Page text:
Tag - Rich Harwood

How Fortressy Are We?
Relevance = Accountability

How Fortressy Are We?

I came across this wonderful quiz from Rich Harwood he developed for the Corporation for Public Broadcasting (a notorious fortress!) The model highlights the difference between inward facing organizations and outward facing ones:

Certainly rings familiar to us folks who have been researching, writing, and talking for a few years on ways to help organizations transition from traditional command and control models to networks. It reminded of the Working Wikily model the Monitor Institute developed a few years ago of how networks work.

I’ve been thinking there might be a pre-step to Rich’s model. I was asked a few month’s ago whether I could develop a list of questions a group could ask itself to see how “fortressy” they were. So, here’s a start, I need to think more about how to score the answers to these questions, so open to help from you all on that.

How Fortressy Are We?

  • How comfortable is senior management with staff speaking as themselves on social media channels?

Not a chance! They’ll let one or two people speak for us. They’re starting to let more people communicate. We’re all on the channels.

  • How often do you hear the phrase, “That isn’t professional behavior” in your organization?

Every hour! Every day. Most days. Almost never. Absolutely never, but we don’t wear shoes, either.

  • Your communications about your organization focus on how unique and successful you are.

Of course, we have to raise money. Usually, our board expects it. Sometimes. Not often. Never.

  • How concerned are you in revealing your decision-making to the world?

Very concerned, somewhat, a little, not much, not at all.

  • What do we do when someone criticizes us?

Freak out! Call in the crisis management people. Spend a day worrying about it. Let the intern respond. Has someone criticized us?

  • Are your measures of success based largely on the number of people who participate in our efforts?

Of course! Largely. Evenly split with other measures. We never count heads or beds. Who measures success (don’t tell anyone)?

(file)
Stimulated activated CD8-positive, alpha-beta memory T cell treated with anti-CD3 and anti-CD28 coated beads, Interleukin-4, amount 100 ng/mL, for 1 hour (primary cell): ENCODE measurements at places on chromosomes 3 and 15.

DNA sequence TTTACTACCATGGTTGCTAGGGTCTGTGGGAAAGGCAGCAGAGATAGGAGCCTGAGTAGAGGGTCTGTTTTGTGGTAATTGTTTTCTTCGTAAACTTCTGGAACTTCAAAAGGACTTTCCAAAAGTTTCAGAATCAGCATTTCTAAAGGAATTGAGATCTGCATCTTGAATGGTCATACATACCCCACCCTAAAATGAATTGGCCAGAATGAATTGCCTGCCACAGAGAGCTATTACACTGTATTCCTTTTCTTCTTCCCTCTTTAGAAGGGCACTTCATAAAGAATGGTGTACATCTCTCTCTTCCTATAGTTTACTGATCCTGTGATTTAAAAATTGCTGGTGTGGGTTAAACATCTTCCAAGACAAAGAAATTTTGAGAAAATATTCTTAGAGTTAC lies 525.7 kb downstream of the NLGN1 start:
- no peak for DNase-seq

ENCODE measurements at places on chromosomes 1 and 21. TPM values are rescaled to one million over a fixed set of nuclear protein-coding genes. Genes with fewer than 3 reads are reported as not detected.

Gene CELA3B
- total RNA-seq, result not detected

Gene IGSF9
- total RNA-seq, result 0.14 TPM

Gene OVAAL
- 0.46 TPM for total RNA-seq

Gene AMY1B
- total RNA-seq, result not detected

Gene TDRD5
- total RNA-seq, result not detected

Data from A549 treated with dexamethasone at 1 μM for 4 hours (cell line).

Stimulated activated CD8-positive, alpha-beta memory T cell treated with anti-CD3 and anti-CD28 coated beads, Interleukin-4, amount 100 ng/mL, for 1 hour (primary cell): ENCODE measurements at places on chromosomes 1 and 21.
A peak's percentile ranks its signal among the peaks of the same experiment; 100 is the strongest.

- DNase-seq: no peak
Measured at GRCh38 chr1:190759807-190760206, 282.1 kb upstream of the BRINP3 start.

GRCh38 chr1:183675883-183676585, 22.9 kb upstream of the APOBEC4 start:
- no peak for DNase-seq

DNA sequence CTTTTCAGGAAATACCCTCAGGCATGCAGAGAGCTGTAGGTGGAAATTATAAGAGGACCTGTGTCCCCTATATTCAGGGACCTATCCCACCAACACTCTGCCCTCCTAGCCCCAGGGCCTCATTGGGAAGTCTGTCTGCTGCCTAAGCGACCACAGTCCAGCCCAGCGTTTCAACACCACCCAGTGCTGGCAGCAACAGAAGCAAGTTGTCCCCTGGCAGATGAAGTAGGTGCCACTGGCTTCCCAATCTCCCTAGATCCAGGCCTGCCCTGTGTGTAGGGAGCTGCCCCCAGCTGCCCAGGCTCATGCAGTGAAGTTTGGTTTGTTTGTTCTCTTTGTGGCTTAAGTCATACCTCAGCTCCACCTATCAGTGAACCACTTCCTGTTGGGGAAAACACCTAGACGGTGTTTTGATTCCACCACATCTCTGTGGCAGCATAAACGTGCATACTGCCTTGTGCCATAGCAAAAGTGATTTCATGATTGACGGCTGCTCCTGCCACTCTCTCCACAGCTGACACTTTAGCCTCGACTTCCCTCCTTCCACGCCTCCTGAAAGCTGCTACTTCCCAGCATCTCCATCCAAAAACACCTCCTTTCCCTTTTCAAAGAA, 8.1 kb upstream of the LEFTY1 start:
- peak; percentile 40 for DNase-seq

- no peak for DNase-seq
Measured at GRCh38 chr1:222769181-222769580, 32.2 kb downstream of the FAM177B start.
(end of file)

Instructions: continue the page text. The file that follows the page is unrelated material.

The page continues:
Let me know what you think of the questions/measures and what you would add or delete.




Relevance = Accountability

I had the great honor to keynote the LEAD Summit sponsored by HandsOn Network last week in DC. My talk focused on the need for stand-alone nonprofits to work as networks, not just with them, to take down their walls, lost control of their message and messengers, and build relationships with the people and organizations in their network. In other words, I gave an overview of The Networked Nonprofit!

After I spoke, Rich Harwood moderated a panel discussion with me and Executive Producer for This Week with George Stephanopoulos, Ian Cameron.

During our discussion, Rich said that my talk reminded him of a phrase, “Relevant = Accountability.” He expanded on the idea here on his blog.

Rich defines relevance this way. “[Relevance] goes to the heart of whether people in communities and in our larger society view what we’re doing as important, meaningful and useful.”

Relevance is revealed through accountability, Rich writes. Accountability comes from understanding the communities within which we work, achieving results, we are authentic in our work (Rich gives a shout out to Maya Enista of Mobilze.org here and I will as well!), and finally focused on people not just processes, tools, fundraising, etc.

I had never considered tying relevance to accountability before, it’s a really fascinating idea. Rich is grounding organizations in their communities and work as proof of their relevance, which is great. This notion also highlights the importance of social media because it is the gravitational force pulling what Beth and I call Fortress organizations out from behind their high walls and wide moats as well as forcing the outsider inside. The next few years will be dangerous, I think, for organizations that refuse to recognize, much less appreciate, the connection that Rich is making between how authentic and effective they are and how relevant they are in their ecosystem. Fortresses beware!


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